The waveguide 15 is intended to decay the temperature from the hot wall 18 of the material 10 to an acceptable level at transducer 11 while at the same time providing a path for ultrasonic wave to travel between transducer 11 and material 10.
The waveguide 15 is a threaded rod; it is threaded to reduce signal sidewall reflections and to connect with crossbar 12. The waveguide 15 is mechanically attached to the material 10 without welding which would metallurgically alter the material of wall 19. The pressure coupling does not deform the material wall 19. The waveguide holding fixture for obtaining the pressure coupling consists of a saddle 16 enclosing the material 10 and connected slip fit with bolts 13 to a cross bar 12. A center threaded hole of crossbar 12 receives the threaded waveguide 15. Spring washers 14 are used between the cross bar 12 and bolts 13 to keep a constant load on the waveguide 15. The preferred material of this holding fixture and waveguide 15 is type 304 stainless steel because of its resistance to creep or slow change in dimensions of the saddle 16 at temperatures and stresses for which this system is designed, temperatures up to 700° C. (˜ 1300° F.) and stress up to 13×106 pa (2000 psi).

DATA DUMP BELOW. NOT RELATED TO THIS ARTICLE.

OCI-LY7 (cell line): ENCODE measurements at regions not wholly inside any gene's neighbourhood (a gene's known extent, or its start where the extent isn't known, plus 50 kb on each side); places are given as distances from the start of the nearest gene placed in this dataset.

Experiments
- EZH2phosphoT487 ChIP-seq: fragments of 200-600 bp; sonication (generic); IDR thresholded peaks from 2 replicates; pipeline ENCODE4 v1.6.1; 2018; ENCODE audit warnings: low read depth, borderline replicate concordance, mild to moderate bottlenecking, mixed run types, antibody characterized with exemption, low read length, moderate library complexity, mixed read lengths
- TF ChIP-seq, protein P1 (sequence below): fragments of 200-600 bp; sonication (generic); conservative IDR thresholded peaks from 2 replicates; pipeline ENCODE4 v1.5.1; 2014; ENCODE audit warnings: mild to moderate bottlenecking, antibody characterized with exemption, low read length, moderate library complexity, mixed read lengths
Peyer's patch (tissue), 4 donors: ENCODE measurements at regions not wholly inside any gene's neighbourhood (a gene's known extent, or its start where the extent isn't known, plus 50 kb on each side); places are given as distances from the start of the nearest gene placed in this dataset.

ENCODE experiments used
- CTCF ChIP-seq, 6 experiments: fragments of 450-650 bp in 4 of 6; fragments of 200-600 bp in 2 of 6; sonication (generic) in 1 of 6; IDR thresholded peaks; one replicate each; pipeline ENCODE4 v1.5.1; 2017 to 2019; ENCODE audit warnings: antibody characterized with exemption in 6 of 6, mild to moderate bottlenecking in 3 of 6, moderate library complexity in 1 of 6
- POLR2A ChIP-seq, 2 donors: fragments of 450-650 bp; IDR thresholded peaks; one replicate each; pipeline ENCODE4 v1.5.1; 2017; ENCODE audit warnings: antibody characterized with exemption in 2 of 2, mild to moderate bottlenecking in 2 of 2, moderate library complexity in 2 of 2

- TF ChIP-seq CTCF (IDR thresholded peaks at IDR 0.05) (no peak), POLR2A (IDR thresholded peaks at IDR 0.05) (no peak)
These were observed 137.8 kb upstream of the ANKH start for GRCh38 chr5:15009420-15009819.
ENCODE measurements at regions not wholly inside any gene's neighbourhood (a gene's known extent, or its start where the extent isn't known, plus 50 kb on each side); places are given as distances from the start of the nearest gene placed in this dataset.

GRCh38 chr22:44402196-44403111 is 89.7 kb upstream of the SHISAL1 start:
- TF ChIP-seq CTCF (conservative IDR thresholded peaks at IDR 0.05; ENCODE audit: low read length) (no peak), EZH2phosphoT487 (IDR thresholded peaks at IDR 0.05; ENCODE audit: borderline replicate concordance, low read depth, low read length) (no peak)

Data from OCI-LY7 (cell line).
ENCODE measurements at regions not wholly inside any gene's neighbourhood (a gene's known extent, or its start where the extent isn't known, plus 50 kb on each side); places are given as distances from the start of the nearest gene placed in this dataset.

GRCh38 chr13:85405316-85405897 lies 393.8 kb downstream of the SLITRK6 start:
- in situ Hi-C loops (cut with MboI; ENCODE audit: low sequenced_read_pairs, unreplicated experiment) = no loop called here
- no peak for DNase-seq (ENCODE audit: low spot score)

The spring washers 14 are located on a portion of the saddle 16 fat enough away from the material wall so that they are not exposed to high temperatures which would cause relaxation. One condition for good transmission of the ultrasonic signal through the interface between the material wall 19 and the waveguide outer surface 18 through the copper foil 17 is that the surface be smooth. In Ultrasonic Testing of Materials, Second Edition, Springer-Verlag, New York (1977) by Josef Krautkramer and Herbert Krautkramer at page 20 states that a roughness of more than approximately one-tenth of the wavelength difference of the ultrasound in height markedly impairs the coupling; the acoustic pressure in the axial direction is reduced and greater scattering occurs. This scattering causes a loss in the total acoustic pressure available to penetrate the material wall 19.